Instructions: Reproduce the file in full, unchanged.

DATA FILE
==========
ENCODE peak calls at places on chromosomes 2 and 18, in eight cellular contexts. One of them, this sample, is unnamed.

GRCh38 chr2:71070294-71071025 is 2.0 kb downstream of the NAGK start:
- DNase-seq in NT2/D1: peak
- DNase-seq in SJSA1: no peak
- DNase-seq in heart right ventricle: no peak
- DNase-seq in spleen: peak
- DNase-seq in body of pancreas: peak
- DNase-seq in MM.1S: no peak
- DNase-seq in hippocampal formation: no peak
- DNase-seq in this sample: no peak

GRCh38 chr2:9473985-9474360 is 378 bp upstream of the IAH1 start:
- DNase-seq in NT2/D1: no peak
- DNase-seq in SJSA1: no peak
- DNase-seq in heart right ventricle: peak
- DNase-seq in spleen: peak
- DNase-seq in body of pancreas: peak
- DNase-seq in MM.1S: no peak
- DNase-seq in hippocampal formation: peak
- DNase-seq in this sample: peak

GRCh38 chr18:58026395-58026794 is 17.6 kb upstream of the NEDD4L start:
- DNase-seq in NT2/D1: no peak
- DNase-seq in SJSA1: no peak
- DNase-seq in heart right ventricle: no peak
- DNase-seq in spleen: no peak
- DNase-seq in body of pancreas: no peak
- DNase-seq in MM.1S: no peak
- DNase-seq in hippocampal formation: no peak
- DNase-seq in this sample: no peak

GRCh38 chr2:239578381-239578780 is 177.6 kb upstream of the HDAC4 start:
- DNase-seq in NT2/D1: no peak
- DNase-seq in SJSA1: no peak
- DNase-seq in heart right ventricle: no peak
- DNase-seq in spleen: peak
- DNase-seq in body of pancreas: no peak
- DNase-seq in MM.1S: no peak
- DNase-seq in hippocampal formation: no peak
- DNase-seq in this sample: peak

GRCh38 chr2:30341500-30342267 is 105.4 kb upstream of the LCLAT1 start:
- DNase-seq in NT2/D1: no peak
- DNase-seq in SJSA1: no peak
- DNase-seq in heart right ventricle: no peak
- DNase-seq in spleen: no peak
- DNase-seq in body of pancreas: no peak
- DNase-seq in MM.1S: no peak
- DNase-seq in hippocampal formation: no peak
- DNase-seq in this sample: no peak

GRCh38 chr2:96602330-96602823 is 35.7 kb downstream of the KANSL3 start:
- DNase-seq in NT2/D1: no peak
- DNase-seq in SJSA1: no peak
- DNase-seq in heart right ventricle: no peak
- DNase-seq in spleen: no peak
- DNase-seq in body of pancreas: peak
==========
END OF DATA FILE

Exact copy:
ENCODE peak calls at places on chromosomes 2 and 18, in eight cellular contexts. One of them, this sample, is unnamed.

GRCh38 chr2:71070294-71071025 is 2.0 kb downstream of the NAGK start:
- DNase-seq in NT2/D1: peak
- DNase-seq in SJSA1: no peak
- DNase-seq in heart right ventricle: no peak
- DNase-seq in spleen: peak
- DNase-seq in body of pancreas: peak
- DNase-seq in MM.1S: no peak
- DNase-seq in hippocampal formation: no peak
- DNase-seq in this sample: no peak

GRCh38 chr2:9473985-9474360 is 378 bp upstream of the IAH1 start:
- DNase-seq in NT2/D1: no peak
- DNase-seq in SJSA1: no peak
- DNase-seq in heart right ventricle: peak
- DNase-seq in spleen: peak
- DNase-seq in body of pancreas: peak
- DNase-seq in MM.1S: no peak
- DNase-seq in hippocampal formation: peak
- DNase-seq in this sample: peak

GRCh38 chr18:58026395-58026794 is 17.6 kb upstream of the NEDD4L start:
- DNase-seq in NT2/D1: no peak
- DNase-seq in SJSA1: no peak
- DNase-seq in heart right ventricle: no peak
- DNase-seq in spleen: no peak
- DNase-seq in body of pancreas: no peak
- DNase-seq in MM.1S: no peak
- DNase-seq in hippocampal formation: no peak
- DNase-seq in this sample: no peak

GRCh38 chr2:239578381-239578780 is 177.6 kb upstream of the HDAC4 start:
- DNase-seq in NT2/D1: no peak
- DNase-seq in SJSA1: no peak
- DNase-seq in heart right ventricle: no peak
- DNase-seq in spleen: peak
- DNase-seq in body of pancreas: no peak
- DNase-seq in MM.1S: no peak
- DNase-seq in hippocampal formation: no peak
- DNase-seq in this sample: peak

GRCh38 chr2:30341500-30342267 is 105.4 kb upstream of the LCLAT1 start:
- DNase-seq in NT2/D1: no peak
- DNase-seq in SJSA1: no peak
- DNase-seq in heart right ventricle: no peak
- DNase-seq in spleen: no peak
- DNase-seq in body of pancreas: no peak
- DNase-seq in MM.1S: no peak
- DNase-seq in hippocampal formation: no peak
- DNase-seq in this sample: no peak

GRCh38 chr2:96602330-96602823 is 35.7 kb downstream of the KANSL3 start:
- DNase-seq in NT2/D1: no peak
- DNase-seq in SJSA1: no peak
- DNase-seq in heart right ventricle: no peak
- DNase-seq in spleen: no peak
- DNase-seq in body of pancreas: peak